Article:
Bil’s rating (out of 5): BBBBB.
Original title: De sidste mænd i Aleppo
Denmark/Syria, 2017. Aleppo Media Center, Larm Film, Kloos & Co. Medien GmbH, Danish Film Institute, AFAC – The Arab Fund for Arts and Culture, Cinereach, IDFA BERTHA Fund, International Documentary Association, Sundance Institute Documentary Fund. Screenplay by Feras Fayyad. Cinematography by Mujahed About Al Joud, Fadi Al Halabi, Hassan Kattan, Thaer Mohamed. Produced by Kareem Abeed, Soeren Steen Jespersen, Stefan Kloos. Music by Karsten Fundal. Film Editing by Michael Bauer, Steen Johannessen. Academy Awards 2017. Independent Spirit Awards 2017. North Carolina Film Critics Awards 2017.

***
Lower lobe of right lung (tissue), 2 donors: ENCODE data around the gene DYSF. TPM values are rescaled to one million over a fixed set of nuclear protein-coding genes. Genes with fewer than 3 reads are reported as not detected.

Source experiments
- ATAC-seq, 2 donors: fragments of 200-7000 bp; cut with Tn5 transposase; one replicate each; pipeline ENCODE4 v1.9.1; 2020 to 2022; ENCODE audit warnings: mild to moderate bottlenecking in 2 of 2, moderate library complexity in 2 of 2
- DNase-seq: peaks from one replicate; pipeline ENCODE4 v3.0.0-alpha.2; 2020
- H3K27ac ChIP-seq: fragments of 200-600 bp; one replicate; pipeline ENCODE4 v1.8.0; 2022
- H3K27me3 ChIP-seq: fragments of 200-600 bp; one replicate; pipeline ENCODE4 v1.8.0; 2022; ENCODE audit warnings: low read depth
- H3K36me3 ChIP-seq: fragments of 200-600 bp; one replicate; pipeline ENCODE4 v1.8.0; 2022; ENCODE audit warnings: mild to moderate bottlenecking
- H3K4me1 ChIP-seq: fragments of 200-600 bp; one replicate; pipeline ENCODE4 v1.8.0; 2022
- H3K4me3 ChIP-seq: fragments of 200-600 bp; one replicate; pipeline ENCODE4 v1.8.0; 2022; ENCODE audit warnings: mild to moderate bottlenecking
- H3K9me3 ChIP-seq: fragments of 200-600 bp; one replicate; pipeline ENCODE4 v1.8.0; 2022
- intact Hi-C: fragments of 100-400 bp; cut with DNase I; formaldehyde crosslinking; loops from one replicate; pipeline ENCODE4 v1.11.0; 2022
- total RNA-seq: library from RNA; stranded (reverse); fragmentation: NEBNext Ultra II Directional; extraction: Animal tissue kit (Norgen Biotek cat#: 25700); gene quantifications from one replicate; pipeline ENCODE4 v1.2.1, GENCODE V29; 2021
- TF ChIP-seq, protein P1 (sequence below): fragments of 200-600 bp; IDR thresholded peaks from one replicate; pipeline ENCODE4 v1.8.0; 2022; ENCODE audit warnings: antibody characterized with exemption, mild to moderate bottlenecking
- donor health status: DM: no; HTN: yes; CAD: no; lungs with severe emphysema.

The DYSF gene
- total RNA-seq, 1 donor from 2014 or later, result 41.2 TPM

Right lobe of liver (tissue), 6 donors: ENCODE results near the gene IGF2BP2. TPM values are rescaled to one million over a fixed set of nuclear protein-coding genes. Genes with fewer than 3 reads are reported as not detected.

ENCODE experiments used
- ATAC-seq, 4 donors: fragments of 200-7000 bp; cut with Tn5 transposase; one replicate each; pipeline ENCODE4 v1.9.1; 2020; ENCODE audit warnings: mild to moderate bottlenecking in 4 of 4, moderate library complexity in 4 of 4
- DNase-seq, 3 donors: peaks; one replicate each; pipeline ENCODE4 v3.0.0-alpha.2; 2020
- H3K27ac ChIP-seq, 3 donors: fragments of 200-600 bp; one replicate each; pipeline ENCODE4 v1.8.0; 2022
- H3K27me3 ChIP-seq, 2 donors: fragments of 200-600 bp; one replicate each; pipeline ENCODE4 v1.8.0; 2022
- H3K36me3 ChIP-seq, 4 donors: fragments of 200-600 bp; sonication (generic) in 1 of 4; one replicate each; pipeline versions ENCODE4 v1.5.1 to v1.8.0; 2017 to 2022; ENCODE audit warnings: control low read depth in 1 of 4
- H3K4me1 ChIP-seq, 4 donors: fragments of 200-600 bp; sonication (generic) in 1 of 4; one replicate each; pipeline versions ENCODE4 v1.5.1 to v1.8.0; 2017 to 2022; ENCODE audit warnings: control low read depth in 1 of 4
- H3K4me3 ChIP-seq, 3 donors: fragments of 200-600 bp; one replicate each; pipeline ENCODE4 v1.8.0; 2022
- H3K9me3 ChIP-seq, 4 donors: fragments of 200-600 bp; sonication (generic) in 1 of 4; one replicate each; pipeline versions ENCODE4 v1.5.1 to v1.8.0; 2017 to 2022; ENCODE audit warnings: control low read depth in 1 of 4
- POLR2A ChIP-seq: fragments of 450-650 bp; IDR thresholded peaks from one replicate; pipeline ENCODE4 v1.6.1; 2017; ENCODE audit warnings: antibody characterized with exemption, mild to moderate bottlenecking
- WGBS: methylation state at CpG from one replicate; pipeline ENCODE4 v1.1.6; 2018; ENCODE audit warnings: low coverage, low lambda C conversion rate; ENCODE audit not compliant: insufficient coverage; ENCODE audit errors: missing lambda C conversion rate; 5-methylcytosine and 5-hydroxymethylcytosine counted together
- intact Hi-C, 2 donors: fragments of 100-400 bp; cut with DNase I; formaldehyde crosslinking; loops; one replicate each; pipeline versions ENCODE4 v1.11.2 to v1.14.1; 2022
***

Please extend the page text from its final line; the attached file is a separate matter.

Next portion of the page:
The city of Aleppo has a rapidly dwindling population thanks to people dying in bombings or survivors heading for the border. Left in the city are those who won’t or can’t leave, among them the White Helmets, rescue workers who engage in the daily struggle of using what few resources they have to save people from the wreckage of bombed out buildings and, where possible, provide medical care. The man featured in very famous footage from a few years ago (featured in the Netflix documentary on the White Helmets), in which a baby was rescued still alive from the rubble, is among the individuals focused on in this excellent film, seen here greatly changed by stress and fatigue and doing his best to raise his (very adorable) children under extraordinarily difficult circumstances. Scenes of intense violence and carnage are not for the faint of heart, but it’s also essential viewing for everyone who is lucky enough to not have to live this horror in person. The idea that there are cinematographers out there who are willing to stand in the middle of all this destruction and remain sanguine enough to keep their cameras rolling is amazing; the humanity of the people sacrificing so much of the personal safety and peace of mind to help others is awe-inspiring. Directors Feras Fayyad and Steen Johannessen manage to put an emphasis on the harsh realities of this city’s current situation without being pornographic, there is always a sense of personality and connection to every devastation and not just unemotional images of injured and dead bodies. The scene where the city’s families try to give their children a day at an amusement park might just be the defining illustration of how perverse the situation is for people who cannot escape this unending tragedy.